This is part 2 of my Where’s Waldo algorithm. Here’s part 1.

So after numerous tweaks to my Where’s Waldo algorithm, I finally settled on one that takes threshold values in order to locate the elusive striped character of Waldo.

This is essentially the same idea as what I did in my last post, with the added parameter of threshold values and a revised algorithm.

With this function, I tested out various Waldo puzzles. For example,

Let’s try applying the findWaldo function to this image. Since the threshold values will most likely be different, we can map a range of threshold values over the image to get to a point where we can eliminate a majority of the regions on the image.

You may have to click on the above image to see each individual image. The mapping above shows that the threshold value for this image should be around {9,0.5}. With those threshold values,

We see in the example above that we have, once again, exactly picked out where Waldo is (comparison with the original, unblurred image confirms this belief). In this case, we got only one false positive, which interestingly enough was the front half of a horse.

Let’s take this algorithm for a spin on a more complex Waldo puzzle.

This image has a generally high amount of regions with morphological components and colors similar to Waldo’s appearance. With a little input threshold checking, the best output I could get from this one was:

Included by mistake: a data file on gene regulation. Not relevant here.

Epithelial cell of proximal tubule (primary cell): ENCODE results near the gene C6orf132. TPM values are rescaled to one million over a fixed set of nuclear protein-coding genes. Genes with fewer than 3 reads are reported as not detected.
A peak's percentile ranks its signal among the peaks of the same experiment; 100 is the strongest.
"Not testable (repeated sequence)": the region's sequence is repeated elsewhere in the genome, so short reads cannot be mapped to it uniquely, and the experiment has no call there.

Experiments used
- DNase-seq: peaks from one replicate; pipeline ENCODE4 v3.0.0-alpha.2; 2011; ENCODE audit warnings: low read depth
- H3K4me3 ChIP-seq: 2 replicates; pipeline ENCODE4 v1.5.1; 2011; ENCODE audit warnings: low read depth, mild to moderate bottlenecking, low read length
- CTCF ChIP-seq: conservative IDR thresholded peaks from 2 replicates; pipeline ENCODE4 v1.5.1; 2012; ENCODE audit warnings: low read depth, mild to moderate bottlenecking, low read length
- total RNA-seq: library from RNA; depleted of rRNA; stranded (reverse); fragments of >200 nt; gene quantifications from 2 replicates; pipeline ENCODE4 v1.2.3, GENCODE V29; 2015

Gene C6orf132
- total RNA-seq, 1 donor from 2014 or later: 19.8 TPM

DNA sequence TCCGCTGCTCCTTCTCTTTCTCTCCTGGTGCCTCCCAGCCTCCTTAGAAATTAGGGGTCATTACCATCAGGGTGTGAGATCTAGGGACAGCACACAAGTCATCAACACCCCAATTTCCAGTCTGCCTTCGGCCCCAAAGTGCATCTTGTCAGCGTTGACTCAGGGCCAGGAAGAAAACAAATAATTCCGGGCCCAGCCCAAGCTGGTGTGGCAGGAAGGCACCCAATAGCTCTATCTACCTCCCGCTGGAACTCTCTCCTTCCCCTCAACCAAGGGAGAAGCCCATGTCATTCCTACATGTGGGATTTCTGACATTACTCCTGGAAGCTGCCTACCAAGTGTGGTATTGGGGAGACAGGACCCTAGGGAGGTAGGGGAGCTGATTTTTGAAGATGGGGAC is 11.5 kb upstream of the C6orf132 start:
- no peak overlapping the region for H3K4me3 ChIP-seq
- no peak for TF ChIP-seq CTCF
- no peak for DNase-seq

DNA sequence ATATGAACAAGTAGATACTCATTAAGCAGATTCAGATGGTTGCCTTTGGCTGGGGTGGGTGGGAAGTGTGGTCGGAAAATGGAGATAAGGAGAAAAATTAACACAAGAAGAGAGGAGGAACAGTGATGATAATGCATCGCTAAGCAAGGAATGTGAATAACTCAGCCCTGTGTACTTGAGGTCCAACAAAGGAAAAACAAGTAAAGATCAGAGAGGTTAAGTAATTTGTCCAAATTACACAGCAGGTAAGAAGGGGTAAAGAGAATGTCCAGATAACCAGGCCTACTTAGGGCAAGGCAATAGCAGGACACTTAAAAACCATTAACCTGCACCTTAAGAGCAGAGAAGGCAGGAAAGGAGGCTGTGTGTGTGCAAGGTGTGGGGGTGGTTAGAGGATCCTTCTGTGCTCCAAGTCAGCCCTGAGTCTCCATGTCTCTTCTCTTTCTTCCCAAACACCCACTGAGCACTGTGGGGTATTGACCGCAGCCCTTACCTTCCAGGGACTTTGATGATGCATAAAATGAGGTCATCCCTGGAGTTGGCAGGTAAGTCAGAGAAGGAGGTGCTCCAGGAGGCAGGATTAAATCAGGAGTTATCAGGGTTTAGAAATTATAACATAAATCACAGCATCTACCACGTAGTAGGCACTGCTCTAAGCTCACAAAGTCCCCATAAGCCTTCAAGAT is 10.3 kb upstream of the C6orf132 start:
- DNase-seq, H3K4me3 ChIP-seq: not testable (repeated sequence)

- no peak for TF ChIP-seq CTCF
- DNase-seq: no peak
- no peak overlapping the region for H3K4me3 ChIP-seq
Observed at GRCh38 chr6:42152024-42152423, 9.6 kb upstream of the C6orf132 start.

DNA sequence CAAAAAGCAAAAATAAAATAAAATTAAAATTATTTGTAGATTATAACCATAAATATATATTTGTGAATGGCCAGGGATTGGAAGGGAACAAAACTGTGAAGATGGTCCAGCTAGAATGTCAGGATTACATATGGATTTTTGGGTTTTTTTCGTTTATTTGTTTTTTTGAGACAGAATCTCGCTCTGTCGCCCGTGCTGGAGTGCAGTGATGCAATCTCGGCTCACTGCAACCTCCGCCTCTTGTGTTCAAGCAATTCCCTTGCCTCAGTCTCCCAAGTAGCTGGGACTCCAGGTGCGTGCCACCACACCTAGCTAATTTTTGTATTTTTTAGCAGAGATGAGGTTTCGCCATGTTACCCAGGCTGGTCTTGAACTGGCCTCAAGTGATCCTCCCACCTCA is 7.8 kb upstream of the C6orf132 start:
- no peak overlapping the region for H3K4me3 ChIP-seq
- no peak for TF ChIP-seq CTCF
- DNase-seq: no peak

In this case, I found Waldo at square (11,6) – if you click on the picture, you can see in the closeup that Waldo is indeed at that location. However, this image produced a large number of false positives, mainly because of how complex the non-Waldo regions and how many instances of the Waldo-striped red occur in many of the regions of the image.

My next ambition with this is to implement a depth-first search components that locates Waldo exactly. It shouldn’t be too hard if combined with the parser- the parser locates likely regions, then passes the region to a DFS mechanism that looks for the red striped pattern.

I feel like the morals of this experiment are

  1. with great computational abilities comes great ideas
  2. with great ideas comes great computation
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